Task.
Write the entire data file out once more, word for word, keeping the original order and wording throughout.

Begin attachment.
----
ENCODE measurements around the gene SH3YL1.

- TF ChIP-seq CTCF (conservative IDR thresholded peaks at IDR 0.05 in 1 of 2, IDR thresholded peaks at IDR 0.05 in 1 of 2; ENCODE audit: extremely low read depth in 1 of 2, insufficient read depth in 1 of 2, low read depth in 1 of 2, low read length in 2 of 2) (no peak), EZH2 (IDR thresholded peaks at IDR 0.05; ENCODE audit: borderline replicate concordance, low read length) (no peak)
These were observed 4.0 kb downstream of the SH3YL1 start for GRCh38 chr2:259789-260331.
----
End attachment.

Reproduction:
ENCODE measurements around the gene SH3YL1.

- TF ChIP-seq CTCF (conservative IDR thresholded peaks at IDR 0.05 in 1 of 2, IDR thresholded peaks at IDR 0.05 in 1 of 2; ENCODE audit: extremely low read depth in 1 of 2, insufficient read depth in 1 of 2, low read depth in 1 of 2, low read length in 2 of 2) (no peak), EZH2 (IDR thresholded peaks at IDR 0.05; ENCODE audit: borderline replicate concordance, low read length) (no peak)
These were observed 4.0 kb downstream of the SH3YL1 start for GRCh38 chr2:259789-260331.